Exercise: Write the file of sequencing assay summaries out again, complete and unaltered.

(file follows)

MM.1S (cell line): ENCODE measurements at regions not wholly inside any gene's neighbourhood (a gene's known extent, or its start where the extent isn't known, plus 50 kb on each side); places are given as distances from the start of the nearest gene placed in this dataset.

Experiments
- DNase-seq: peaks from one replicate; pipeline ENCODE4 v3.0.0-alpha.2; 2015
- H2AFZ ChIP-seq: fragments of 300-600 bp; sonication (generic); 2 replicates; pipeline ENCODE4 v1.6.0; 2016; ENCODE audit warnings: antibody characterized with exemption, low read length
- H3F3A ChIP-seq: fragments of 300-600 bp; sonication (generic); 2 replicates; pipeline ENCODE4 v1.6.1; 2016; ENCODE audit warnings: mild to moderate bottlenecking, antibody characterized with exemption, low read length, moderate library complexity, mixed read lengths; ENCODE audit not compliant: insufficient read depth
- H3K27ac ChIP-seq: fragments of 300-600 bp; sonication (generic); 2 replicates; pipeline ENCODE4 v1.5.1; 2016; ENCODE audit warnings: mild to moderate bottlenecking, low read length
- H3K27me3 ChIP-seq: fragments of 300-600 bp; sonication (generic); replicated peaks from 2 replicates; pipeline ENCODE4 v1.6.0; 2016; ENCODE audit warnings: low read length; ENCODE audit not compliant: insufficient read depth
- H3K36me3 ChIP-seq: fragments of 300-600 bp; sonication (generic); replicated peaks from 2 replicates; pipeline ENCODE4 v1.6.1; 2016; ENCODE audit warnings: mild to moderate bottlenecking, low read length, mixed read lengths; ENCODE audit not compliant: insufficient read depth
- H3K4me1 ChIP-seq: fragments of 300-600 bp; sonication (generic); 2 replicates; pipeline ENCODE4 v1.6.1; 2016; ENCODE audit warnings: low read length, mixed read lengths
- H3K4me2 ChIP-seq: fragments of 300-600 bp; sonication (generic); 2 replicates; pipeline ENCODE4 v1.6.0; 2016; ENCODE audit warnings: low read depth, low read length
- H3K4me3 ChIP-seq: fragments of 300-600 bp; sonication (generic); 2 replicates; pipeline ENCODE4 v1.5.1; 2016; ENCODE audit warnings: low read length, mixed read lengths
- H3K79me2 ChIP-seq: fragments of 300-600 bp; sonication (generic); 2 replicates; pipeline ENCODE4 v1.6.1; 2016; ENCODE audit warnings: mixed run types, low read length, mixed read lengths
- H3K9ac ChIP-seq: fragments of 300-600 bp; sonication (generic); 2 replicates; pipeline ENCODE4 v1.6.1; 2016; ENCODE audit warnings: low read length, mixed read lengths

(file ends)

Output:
MM.1S (cell line): ENCODE measurements at regions not wholly inside any gene's neighbourhood (a gene's known extent, or its start where the extent isn't known, plus 50 kb on each side); places are given as distances from the start of the nearest gene placed in this dataset.

Experiments
- DNase-seq: peaks from one replicate; pipeline ENCODE4 v3.0.0-alpha.2; 2015
- H2AFZ ChIP-seq: fragments of 300-600 bp; sonication (generic); 2 replicates; pipeline ENCODE4 v1.6.0; 2016; ENCODE audit warnings: antibody characterized with exemption, low read length
- H3F3A ChIP-seq: fragments of 300-600 bp; sonication (generic); 2 replicates; pipeline ENCODE4 v1.6.1; 2016; ENCODE audit warnings: mild to moderate bottlenecking, antibody characterized with exemption, low read length, moderate library complexity, mixed read lengths; ENCODE audit not compliant: insufficient read depth
- H3K27ac ChIP-seq: fragments of 300-600 bp; sonication (generic); 2 replicates; pipeline ENCODE4 v1.5.1; 2016; ENCODE audit warnings: mild to moderate bottlenecking, low read length
- H3K27me3 ChIP-seq: fragments of 300-600 bp; sonication (generic); replicated peaks from 2 replicates; pipeline ENCODE4 v1.6.0; 2016; ENCODE audit warnings: low read length; ENCODE audit not compliant: insufficient read depth
- H3K36me3 ChIP-seq: fragments of 300-600 bp; sonication (generic); replicated peaks from 2 replicates; pipeline ENCODE4 v1.6.1; 2016; ENCODE audit warnings: mild to moderate bottlenecking, low read length, mixed read lengths; ENCODE audit not compliant: insufficient read depth
- H3K4me1 ChIP-seq: fragments of 300-600 bp; sonication (generic); 2 replicates; pipeline ENCODE4 v1.6.1; 2016; ENCODE audit warnings: low read length, mixed read lengths
- H3K4me2 ChIP-seq: fragments of 300-600 bp; sonication (generic); 2 replicates; pipeline ENCODE4 v1.6.0; 2016; ENCODE audit warnings: low read depth, low read length
- H3K4me3 ChIP-seq: fragments of 300-600 bp; sonication (generic); 2 replicates; pipeline ENCODE4 v1.5.1; 2016; ENCODE audit warnings: low read length, mixed read lengths
- H3K79me2 ChIP-seq: fragments of 300-600 bp; sonication (generic); 2 replicates; pipeline ENCODE4 v1.6.1; 2016; ENCODE audit warnings: mixed run types, low read length, mixed read lengths
- H3K9ac ChIP-seq: fragments of 300-600 bp; sonication (generic); 2 replicates; pipeline ENCODE4 v1.6.1; 2016; ENCODE audit warnings: low read length, mixed read lengths